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EU delighted' with compromise on wine reform

Published:  23 July, 2008

Mariann Fischer Boel, the EU agriculture minister, is delighted with the compromise reached on the wine reform talks.

Following deadlocked talks late yesterday, and a 1 day extension to proceedings, a reformed Common Market Organisation (CMO) for wine was welcomed by the European Commission (EC) this afternoon (December 19).

Fischer Boel announced: "I am delighted that we were able to find a compromise and I'd like to thank the ministers for their willingness to solve tricky issues.

"Instead of spending much of our budget getting rid of unwanted surpluses, we can now concentrate on taking on our competitors and winning back market share. We didn't get everything we wanted, but we have ended up with a well-balanced agreement. I hope the Member States will make good use of the new tools available."

The EU remains positive the reform will bring greater balance to the European wine market and boost the competitiveness of the sector.

Among the restructuring plans is the inclusion of a voluntary, three-year grubbing up scheme plus greater environmental protection in wine growing region. The process of chaptalisation will also continue to be permitted (as reported exclusively by Harpers Magazine on Dec 7).

The reform will enter into force from August 1 2008.

Main points of the revised wine CMO

1.) National financial envelopes: these will allow Member States to adapt measures to their particular situation. Possible measures include: promotion in third countries, vineyard restructuring/conversion, modernisation of the production chain, innovation, support for green harvest, and new crisis management measures.

2.) Rural Development measures: some money will be transferred into RD measures, ring-fenced for wine regions. Measures could include setting-up young farmers, improving marketing, vocational training, support for producers' organisations, support to cover additional costs and income foregone in maintaining cultural landscapes, early retirement.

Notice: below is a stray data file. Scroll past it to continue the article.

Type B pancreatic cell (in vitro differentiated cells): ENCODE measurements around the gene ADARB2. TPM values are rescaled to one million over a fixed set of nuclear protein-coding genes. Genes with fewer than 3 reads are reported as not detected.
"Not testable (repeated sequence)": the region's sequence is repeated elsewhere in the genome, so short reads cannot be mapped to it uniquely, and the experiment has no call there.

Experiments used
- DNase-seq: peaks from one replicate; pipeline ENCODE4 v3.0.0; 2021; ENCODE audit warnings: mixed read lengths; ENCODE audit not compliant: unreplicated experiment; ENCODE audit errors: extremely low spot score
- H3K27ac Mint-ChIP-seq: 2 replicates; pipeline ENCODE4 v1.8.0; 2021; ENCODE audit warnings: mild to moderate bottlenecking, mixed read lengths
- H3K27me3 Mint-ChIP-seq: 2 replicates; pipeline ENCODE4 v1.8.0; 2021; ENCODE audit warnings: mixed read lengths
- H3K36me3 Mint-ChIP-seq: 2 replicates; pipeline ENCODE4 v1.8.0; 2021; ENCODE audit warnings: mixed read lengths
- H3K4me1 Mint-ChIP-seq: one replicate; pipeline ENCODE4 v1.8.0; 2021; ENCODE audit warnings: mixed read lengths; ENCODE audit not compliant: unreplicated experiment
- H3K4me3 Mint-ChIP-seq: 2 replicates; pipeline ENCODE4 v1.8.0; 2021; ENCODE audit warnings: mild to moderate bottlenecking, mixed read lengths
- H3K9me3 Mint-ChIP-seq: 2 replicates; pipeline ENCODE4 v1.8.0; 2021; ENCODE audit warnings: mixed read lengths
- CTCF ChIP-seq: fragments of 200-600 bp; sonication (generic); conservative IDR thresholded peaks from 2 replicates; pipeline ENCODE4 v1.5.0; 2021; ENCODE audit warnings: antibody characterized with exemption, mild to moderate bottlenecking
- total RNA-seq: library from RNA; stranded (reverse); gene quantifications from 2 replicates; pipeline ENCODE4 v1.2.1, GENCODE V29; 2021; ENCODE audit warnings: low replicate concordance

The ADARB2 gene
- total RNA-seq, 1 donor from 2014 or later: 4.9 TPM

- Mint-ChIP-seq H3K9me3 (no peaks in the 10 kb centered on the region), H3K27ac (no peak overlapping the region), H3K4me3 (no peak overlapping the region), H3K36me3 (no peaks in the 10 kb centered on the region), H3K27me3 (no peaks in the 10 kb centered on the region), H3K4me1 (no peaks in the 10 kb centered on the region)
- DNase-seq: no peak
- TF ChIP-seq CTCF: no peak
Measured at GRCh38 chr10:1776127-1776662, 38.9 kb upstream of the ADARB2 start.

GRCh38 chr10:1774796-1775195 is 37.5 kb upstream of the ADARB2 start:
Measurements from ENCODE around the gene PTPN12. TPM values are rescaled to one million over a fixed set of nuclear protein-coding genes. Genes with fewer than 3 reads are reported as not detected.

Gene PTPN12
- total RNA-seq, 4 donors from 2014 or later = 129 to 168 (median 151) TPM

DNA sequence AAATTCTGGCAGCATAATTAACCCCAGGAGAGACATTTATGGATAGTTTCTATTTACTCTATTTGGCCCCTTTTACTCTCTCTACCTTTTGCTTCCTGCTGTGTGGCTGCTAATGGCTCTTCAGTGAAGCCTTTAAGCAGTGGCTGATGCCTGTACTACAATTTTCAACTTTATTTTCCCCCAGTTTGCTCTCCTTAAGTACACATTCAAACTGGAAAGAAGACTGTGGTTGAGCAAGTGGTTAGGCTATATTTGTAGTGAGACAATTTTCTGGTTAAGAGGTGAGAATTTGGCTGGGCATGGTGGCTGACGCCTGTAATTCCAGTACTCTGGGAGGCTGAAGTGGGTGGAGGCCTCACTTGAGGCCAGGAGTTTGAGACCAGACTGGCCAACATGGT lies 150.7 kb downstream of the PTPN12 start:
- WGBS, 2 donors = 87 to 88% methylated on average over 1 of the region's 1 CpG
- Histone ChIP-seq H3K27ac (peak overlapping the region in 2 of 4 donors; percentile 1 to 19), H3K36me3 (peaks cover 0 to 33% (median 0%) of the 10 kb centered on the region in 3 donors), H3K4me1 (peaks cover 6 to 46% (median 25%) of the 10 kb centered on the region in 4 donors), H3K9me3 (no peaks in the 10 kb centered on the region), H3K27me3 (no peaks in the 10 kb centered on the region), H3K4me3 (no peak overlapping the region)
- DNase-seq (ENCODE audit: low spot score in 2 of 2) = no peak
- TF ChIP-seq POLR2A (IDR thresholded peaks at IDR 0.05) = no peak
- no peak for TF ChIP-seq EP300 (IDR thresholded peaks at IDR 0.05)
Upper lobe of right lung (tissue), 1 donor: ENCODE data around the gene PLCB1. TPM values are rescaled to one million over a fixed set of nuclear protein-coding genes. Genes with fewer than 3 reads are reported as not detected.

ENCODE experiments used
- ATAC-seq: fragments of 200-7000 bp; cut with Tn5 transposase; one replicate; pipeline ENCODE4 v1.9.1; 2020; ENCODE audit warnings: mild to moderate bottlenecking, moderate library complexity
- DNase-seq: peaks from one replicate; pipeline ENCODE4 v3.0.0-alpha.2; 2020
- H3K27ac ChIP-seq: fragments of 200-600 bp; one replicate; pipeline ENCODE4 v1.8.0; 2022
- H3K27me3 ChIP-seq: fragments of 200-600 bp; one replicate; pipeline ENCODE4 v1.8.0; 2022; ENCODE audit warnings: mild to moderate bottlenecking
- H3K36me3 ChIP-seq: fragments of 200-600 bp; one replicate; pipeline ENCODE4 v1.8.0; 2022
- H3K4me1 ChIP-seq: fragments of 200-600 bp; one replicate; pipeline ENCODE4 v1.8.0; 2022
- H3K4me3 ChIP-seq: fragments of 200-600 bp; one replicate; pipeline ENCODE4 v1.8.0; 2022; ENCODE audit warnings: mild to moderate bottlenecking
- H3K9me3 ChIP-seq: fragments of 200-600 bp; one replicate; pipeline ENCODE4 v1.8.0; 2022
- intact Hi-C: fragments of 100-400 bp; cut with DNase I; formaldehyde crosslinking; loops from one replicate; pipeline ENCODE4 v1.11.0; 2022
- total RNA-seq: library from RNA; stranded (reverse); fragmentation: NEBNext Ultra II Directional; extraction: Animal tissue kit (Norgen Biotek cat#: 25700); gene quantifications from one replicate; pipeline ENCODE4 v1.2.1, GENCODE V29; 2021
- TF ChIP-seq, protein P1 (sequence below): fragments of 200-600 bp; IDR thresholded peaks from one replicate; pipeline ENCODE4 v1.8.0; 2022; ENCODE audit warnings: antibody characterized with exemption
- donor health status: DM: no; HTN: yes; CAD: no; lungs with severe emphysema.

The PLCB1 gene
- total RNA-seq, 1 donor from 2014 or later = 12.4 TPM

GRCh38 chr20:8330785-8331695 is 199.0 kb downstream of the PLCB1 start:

3.) Planting rights: these are to be phased out by 2015, with the possibility to continue them at a national level until 2018.

4.) Phasing-out of distillation schemes: crisis distillation will be limited to four years at Member States' discretion until the end of 2012/13, with maximum expenditure limited to 20 percent of the national financial envelope in year one, 15 percent year two, 10 percent in year three and 5 percent in year four. Potable alcohol distillation will be phased out over four years, with a coupled payment for the transitional period, being superseded by the decoupled Single Farm Payment. Member States will have the option to require by-product distillation, paid for out of the national envelope and at a significantly lower level than at present, covering collection and transformation costs of the by-products.

5.) Introduction of Single Farm Payment: Decoupled SFP to be distributed to wine grape growers at Member States' discretion and to all growers who grub up their vines.

6.) Grubbing-up: A three-year voluntary grubbing-up scheme for a total area of 175,000 hectares with a decreasing level of premium over the three years. A Member State can halt grubbing-up if the area would be more than 8 percent of that Member State's total vineyard area or 10 percent of a region's total area. The Commission can halt grubbing-up if the area reaches 15 percent of a Member State's total vine area. Member States can also exclude grubbing-up in mountain and steep slope areas and for environmental reasons.

7.) Wine-making practices: responsibility for approving new or modifying existing oenological practices will be transferred to the Commission, which will assess the oenological practices accepted by the OIV and incorporate some them into the list of accepted EU practices.

8.) Better labelling rules: the concept of EU quality wines will be based on wines with Protected Geographical Indications and those with Protected Designation of Origin. Well-established national quality policies will be safeguarded. Labelling will be simpler and, for example, will allow EU wines without GIs to indicate variety and vintage on the label. Certain traditional terms and bottle shapes can continue to be protected.

9.) Chaptalisation: this will continue to be permitted, although maximum levels of enrichment with either sugar or must will be reduced. For exceptional climatic reasons, Member States may request the Commission to increase the level of enrichment.

10.) Aid for the use of must: must aid may be paid in its current form for four years. After this transitional period, expenditure on must aid will be transformed into decoupled payments to wine producers.

Read our exclusive interview with Mariann Fischer Boel on the EU wine reform by clicking here.